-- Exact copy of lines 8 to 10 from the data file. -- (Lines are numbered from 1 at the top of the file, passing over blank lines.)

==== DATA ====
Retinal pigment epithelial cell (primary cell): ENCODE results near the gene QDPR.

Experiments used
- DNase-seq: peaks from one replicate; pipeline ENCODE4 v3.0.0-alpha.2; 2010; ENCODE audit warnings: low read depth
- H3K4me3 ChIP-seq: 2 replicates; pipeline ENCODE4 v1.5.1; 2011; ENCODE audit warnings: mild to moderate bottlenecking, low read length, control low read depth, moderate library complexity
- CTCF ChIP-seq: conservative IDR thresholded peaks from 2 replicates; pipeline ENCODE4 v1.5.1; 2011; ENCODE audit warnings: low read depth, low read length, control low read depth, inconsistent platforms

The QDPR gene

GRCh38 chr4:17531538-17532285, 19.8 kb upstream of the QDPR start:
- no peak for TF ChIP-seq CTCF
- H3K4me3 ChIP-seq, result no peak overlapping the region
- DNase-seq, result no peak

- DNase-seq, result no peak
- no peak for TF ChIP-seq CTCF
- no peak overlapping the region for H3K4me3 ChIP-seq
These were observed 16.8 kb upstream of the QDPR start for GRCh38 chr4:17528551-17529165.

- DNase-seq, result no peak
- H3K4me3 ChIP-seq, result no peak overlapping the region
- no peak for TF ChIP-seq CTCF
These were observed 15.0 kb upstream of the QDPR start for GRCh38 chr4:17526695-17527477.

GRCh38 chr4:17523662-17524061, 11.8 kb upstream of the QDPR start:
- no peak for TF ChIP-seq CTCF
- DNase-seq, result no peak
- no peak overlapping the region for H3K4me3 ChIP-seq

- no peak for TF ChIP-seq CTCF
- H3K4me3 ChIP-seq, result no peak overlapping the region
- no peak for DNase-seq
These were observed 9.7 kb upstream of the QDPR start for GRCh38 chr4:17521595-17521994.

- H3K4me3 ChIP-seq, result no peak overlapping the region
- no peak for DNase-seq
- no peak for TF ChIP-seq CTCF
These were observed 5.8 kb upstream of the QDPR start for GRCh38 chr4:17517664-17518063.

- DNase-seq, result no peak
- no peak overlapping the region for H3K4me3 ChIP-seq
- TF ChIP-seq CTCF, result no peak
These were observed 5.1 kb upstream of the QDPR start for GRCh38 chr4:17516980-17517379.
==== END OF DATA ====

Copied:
- no peak for TF ChIP-seq CTCF
- H3K4me3 ChIP-seq, result no peak overlapping the region
- DNase-seq, result no peak